Last year’s BlackBerry Torch was supposed to catapult Research in Motion into the age of modern smartphones, but sluggish software and rusty specs left the Torch looking like an another product from a bygone era.
Now, RIM’s trying again with a few new BlackBerry Torch models that use faster processors, bigger screens, better cameras and the upcoming BlackBerry 7 operating system.
First up will be the BlackBerry Torch 9810, which will launch later this month on AT&T. Like its predecessor, the Torch 9810 will have a 3.2-inch touch screen in front of a vertically-sliding QWERTY keyboard, but its 1.2 GHz processor has nearly double the clock speed the previous Torch. The new model also sports 720p video capture and support for HSPA+, which AT&T refers to as “4G” while it prepares its faster LTE network.
Later this year, RIM will chop off the Torch’s QWERTY keyboard, expand the touch screen to 3.7 inches with 480-by-800 resolution and create the BlackBerry Torch 9850 and 9860. The 9860 will be AT&T’s first all-touch BlackBerry phone, while the 9850 will operate on CDMA networks (either Verizon or Sprint). Specs will otherwise remain similar to the Torch 9810.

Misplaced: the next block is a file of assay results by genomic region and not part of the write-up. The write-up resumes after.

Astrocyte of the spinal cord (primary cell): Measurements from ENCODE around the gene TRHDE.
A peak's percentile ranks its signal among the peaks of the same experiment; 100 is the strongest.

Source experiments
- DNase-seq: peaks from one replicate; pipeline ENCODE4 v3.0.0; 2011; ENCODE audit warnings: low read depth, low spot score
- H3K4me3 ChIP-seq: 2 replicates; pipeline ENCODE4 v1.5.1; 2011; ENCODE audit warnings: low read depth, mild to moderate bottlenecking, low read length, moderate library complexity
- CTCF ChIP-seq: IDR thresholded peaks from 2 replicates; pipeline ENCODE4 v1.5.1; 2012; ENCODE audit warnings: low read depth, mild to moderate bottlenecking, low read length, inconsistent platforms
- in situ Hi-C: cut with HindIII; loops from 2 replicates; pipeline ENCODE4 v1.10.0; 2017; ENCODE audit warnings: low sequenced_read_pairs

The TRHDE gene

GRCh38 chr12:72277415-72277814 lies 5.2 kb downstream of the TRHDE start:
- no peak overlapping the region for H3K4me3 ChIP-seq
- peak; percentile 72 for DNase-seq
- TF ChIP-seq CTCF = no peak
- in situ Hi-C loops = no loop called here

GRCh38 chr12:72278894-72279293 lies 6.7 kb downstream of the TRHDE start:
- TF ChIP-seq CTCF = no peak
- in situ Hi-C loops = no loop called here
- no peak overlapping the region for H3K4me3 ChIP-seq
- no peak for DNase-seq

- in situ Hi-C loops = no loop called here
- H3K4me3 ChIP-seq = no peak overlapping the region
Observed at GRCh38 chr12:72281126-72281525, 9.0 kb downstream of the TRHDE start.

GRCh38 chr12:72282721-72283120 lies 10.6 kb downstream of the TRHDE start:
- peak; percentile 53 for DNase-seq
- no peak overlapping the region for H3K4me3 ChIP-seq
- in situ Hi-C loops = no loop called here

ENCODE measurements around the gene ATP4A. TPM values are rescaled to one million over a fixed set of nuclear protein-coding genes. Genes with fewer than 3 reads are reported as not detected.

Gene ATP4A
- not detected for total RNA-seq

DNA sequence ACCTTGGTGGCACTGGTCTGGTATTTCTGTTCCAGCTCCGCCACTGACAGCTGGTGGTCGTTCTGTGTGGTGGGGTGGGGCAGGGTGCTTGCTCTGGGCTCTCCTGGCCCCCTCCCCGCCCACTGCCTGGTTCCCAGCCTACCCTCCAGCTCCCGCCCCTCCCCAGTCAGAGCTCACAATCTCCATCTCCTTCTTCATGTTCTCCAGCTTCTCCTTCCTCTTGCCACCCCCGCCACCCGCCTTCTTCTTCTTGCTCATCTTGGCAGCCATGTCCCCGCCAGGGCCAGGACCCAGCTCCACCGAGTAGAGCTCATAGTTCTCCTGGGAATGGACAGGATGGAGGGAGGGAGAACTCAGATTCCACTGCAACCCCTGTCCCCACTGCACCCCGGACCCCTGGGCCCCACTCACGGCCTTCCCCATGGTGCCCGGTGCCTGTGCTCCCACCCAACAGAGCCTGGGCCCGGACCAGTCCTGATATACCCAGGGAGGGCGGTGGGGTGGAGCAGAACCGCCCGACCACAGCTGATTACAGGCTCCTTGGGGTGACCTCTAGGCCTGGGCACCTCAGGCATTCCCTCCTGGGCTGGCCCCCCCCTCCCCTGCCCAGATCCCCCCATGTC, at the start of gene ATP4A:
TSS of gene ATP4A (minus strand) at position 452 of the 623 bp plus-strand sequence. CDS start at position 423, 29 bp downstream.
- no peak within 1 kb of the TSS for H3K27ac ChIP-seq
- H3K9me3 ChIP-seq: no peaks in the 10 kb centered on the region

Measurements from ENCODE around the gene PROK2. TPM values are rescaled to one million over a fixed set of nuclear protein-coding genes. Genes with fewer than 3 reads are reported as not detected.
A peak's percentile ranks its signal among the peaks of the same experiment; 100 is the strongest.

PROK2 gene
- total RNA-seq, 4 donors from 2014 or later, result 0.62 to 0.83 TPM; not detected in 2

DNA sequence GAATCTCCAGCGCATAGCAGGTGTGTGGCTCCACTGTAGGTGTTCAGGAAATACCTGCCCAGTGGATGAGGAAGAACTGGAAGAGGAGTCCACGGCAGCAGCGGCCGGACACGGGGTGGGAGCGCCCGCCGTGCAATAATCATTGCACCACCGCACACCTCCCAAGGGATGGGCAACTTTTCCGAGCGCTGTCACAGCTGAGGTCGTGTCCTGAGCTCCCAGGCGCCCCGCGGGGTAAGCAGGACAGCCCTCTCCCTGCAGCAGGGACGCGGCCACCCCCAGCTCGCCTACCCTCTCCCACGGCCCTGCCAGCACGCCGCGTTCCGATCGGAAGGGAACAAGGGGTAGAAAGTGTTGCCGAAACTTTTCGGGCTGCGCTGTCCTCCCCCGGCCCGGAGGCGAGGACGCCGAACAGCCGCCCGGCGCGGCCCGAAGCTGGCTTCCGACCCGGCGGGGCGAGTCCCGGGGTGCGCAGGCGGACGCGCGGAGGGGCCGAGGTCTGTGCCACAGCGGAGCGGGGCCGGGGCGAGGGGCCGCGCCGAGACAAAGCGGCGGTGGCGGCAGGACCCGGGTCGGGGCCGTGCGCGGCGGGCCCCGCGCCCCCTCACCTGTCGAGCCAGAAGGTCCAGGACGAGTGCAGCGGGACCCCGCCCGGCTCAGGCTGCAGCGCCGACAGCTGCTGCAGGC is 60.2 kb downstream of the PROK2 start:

In addition to the new Torches, RIM is readying the BlackBerry Bold 9900 — with the traditional BlackBerry aesthetic of screen on top, keyboard on bottom — for later this year. AT&T says it’ll have a 4G version, but no other carriers have been announced yet. (Update: Sprint says it’s getting the Blackberry Bold 9930 and Torch 9850 this fall)
At the core of these new phones is the BlackBerry 7 operating system. I haven’t seen it in action, but it’s supposed to be faster and easier to use than previous versions of the software, with features like voice-activated search and HTML5 support in the web browser.
I still get the feeling that RIM is treading water with these BlackBerry 7 smartphones. The company has made clear that it’s planning to put QNX — the operating system that powers the BlackBerry PlayBook tablet — into future phones, marking a fresh start for the once-revolutionary RIM. Whether that’ll be good enough to stop the company’s market share from sliding further is debatable, but for now, RIM just needs to keep its loyalists on board. Hopefully the new Torches will do a better job than their predecessor.